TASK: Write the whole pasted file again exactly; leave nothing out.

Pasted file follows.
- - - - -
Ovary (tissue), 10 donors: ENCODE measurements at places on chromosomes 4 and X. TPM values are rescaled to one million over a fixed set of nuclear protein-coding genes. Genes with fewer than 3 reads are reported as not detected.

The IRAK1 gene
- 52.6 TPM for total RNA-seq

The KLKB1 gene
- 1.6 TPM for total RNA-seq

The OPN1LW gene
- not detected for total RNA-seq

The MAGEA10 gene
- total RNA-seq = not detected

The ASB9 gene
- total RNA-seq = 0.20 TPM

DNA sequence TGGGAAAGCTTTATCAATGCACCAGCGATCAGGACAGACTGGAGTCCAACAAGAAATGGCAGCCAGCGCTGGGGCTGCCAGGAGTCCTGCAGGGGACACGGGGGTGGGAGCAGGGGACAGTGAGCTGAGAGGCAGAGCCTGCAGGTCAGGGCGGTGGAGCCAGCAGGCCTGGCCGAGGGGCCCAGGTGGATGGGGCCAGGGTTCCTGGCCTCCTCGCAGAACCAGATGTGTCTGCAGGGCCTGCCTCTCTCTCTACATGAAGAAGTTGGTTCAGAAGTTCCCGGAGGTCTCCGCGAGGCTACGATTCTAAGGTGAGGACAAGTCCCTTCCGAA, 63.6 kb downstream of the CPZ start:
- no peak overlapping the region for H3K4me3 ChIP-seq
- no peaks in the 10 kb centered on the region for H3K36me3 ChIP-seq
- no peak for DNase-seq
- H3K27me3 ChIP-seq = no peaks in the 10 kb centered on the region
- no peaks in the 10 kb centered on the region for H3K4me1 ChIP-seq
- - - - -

Ovary (tissue), 10 donors: ENCODE measurements at places on chromosomes 4 and X. TPM values are rescaled to one million over a fixed set of nuclear protein-coding genes. Genes with fewer than 3 reads are reported as not detected.

The IRAK1 gene
- 52.6 TPM for total RNA-seq

The KLKB1 gene
- 1.6 TPM for total RNA-seq

The OPN1LW gene
- not detected for total RNA-seq

The MAGEA10 gene
- total RNA-seq = not detected

The ASB9 gene
- total RNA-seq = 0.20 TPM

DNA sequence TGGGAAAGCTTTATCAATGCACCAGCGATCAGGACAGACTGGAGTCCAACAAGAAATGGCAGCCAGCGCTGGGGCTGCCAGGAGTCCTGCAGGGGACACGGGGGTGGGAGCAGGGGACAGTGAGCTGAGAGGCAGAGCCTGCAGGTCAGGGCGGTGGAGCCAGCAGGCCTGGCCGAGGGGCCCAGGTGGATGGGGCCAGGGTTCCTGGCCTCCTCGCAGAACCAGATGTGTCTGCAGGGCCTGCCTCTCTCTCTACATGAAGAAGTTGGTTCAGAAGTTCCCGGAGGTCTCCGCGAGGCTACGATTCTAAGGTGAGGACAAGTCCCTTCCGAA, 63.6 kb downstream of the CPZ start:
- no peak overlapping the region for H3K4me3 ChIP-seq
- no peaks in the 10 kb centered on the region for H3K36me3 ChIP-seq
- no peak for DNase-seq
- H3K27me3 ChIP-seq = no peaks in the 10 kb centered on the region
- no peaks in the 10 kb centered on the region for H3K4me1 ChIP-seq